Leading article Australia
13 May 2023
Treasurer Jim Chalmer’s 2023 federal budget is a wicked joke being played upon the average Australian household, replete with fantasy, hypocrisy, irony and self-delusion in more or less equal measures. Forget the numbers, for they are largely meaningless. What has occurred is this: an economic downward spiral of absurdity and self-destruction that even the most cynical satirist would struggle to conceive of.
Any sensible economic management plan must be based on a set of sound principles, just as any building intended to survive must be built on strong and secure foundations. (Once upon a time that last clause would be called ‘stating the bleeding obvious’, but no longer alas.)
Any meaningful economic plan should not only account accurately for where the revenue comes from, but also make sure the books add up in the here and now. Failure to identify where your money comes from is not only illegal for any business person, but just as importantly, if you’re not prepared to admit who or what earns the bulk of your income, it’s unlikely your business model will thrive in the coming years.
Any sound economic plan should also self-evidently lay the conditions for future growth and prosperity based on your commercial strengths and abilities. You don’t need a degree in economics or indeed accounting to understand these fundamentals and the reason for them.
So let’s start with Australia’s economic foundations. As Rebecca Weisser explains in this week’s cover story, ‘Thanks to Vladimir Putin’s invasion of Ukraine, Australia is enjoying record prices for its coal and gas. China’s determination to kickstart its economy out of is zero-Covid doldrums has also kept demand for iron ore high.’ Yet, as Rebecca points out, when it came to alerting the nation as to where our wealth comes from, ‘Poor Jim couldn’t bring himself to use the ‘f’ word for ‘fossil fuels’ or the ‘c’ word for coal which, along with gas, has delivered massive revenue windfalls and the first budget surplus in 15 years.’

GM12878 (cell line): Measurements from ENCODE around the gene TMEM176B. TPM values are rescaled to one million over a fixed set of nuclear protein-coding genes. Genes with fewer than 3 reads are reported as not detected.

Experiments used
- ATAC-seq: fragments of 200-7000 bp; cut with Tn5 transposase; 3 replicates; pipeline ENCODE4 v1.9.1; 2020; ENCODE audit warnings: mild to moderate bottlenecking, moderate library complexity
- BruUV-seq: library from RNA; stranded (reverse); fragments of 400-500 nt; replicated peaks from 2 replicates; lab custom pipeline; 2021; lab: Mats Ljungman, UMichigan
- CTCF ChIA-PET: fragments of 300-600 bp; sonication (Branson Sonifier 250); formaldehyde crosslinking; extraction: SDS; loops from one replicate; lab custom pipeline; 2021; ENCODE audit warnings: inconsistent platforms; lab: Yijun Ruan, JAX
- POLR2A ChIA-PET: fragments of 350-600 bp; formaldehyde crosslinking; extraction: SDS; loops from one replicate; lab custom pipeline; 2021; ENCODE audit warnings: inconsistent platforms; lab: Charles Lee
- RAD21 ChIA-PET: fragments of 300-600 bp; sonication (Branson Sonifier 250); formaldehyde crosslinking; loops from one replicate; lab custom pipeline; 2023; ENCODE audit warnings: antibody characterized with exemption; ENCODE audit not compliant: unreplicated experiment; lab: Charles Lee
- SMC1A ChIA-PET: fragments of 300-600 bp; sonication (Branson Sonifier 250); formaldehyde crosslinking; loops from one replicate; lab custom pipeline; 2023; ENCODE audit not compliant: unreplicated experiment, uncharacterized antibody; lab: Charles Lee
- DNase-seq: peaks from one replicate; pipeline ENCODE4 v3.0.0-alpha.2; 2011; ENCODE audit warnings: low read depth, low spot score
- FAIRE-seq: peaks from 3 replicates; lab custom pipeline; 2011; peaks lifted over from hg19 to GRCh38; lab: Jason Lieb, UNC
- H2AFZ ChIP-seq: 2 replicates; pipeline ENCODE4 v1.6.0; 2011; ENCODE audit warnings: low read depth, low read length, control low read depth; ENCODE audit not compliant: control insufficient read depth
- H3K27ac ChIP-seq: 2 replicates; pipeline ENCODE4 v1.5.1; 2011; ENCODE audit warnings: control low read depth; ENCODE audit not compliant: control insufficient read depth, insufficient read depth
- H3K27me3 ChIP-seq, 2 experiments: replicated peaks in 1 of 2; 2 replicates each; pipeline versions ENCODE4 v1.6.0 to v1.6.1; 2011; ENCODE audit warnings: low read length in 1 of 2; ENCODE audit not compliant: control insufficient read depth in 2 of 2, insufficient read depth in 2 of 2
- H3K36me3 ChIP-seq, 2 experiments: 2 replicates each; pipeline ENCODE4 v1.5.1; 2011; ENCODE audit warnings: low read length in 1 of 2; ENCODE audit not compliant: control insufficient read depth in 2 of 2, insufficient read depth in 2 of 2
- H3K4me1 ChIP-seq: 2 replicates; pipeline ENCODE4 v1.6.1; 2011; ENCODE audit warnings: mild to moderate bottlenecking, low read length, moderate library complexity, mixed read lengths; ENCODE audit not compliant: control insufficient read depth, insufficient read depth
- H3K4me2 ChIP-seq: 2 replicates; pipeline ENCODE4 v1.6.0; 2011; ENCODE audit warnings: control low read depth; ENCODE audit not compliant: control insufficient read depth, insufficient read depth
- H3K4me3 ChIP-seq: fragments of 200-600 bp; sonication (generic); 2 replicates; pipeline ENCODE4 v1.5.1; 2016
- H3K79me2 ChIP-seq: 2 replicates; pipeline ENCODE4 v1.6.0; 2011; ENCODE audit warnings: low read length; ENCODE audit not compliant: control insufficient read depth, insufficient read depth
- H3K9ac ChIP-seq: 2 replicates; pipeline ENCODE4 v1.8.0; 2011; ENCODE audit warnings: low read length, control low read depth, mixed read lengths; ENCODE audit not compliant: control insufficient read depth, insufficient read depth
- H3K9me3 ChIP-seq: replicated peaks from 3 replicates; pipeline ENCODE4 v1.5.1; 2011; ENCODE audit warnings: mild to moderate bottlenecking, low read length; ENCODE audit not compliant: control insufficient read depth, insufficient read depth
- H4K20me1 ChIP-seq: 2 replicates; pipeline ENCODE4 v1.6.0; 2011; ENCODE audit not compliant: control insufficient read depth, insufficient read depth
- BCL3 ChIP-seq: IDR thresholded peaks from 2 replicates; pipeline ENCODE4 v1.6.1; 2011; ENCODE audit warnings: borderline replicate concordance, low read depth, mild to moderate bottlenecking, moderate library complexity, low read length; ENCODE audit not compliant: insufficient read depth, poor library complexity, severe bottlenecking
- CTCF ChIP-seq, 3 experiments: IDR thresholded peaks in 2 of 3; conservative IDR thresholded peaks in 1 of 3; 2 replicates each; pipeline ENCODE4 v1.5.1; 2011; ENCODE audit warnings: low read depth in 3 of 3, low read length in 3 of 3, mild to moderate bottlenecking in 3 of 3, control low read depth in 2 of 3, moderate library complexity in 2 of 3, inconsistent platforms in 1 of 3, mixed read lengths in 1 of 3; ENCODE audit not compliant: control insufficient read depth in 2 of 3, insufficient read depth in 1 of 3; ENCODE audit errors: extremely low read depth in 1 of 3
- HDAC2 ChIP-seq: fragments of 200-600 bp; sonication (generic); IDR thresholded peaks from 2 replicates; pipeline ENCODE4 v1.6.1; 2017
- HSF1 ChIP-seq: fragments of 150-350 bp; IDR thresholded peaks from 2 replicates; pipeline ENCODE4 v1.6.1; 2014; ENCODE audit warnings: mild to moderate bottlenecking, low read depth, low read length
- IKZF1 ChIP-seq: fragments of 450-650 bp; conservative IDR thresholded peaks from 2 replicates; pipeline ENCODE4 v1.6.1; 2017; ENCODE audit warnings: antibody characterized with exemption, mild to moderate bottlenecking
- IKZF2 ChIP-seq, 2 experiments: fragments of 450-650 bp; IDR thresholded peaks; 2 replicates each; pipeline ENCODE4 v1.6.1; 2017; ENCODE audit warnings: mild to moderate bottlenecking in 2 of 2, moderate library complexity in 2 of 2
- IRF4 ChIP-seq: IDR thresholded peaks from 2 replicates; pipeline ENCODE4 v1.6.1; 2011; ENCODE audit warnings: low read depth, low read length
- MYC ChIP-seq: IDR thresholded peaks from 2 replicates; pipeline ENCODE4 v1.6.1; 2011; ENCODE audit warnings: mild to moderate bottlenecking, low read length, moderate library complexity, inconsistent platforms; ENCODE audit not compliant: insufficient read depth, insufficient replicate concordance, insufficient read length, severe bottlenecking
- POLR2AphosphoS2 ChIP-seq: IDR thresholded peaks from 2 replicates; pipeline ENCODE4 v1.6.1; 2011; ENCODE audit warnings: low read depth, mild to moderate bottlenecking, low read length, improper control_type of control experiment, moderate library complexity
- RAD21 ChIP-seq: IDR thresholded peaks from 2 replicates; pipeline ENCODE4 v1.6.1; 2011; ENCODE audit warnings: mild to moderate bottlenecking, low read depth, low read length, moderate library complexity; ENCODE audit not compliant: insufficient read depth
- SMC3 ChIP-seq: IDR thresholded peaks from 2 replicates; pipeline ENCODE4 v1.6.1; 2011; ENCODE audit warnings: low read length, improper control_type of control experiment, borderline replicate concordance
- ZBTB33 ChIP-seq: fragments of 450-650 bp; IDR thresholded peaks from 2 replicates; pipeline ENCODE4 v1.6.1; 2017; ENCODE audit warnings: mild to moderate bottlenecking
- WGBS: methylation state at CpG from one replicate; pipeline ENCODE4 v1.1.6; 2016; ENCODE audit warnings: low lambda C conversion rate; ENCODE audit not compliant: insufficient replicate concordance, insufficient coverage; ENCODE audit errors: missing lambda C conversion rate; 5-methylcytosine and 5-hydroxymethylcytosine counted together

So, let’s be clear. The foundations of the Australian economy are unequivocally built on fossil fuels – investment in them, the power we all derive from them, and the export dollars they smother us in. Thank you Gina Rinehart and all those who dig up our fossil fuels – we owe you our gratitude for so much of the money that we lavish on education, infrastructure, indigenous Australia, food, transportation, health, welfare, sports, our defence and so on.
That same income derived from fossil fuels is also responsible for the second part of the equation – getting the books to add up in the here and now. In what can only be described as a stroke of political genius, Treasurer Chalmers and his team are able to boast of the ‘first surplus in 15 years’, a rabbit out of a hat if ever there was one. Credit where credit is due, this will have a positive effect psychologically but other than that means diddly-squat, because in the next breath the Treasurer admitted this was a one-off fluke and we could look forward to spiralling billion-dollar deficits on an ongoing basis as of next year. With the Dickensian logic so beloved of modern politics, these deficits are being touted as a good thing because they aren’t quite as bad as had been feared. Again, that’s largely thanks to Gina Rinehart et al.
But now comes the third plank of our economic management plan; namely, ensuring our future prosperity. Here, the Lewis Carroll-like madness of the climate era makes slaughtering the goose that lays the golden egg look like a logical economic policy. The entire ethos and investment strategy of the Albanese government is built on the twin pillars of destroying the very industries and products that are the foundation of our economy – in order that we may reach the phony woke utopia of net zero – thus depriving future generations of trillions of dollars, whilst simultaneously pouring billions if not eventually trillions of dollars into a fantasy future that is literally wishful thinking: a renewables superpower based on green hydrogen.
Or to put it another way – we are splurging billions of dollars we got by digging up valuable stuff to make sure that in future years we won’t be able to dig up any more valuable stuff. What a genius plan!
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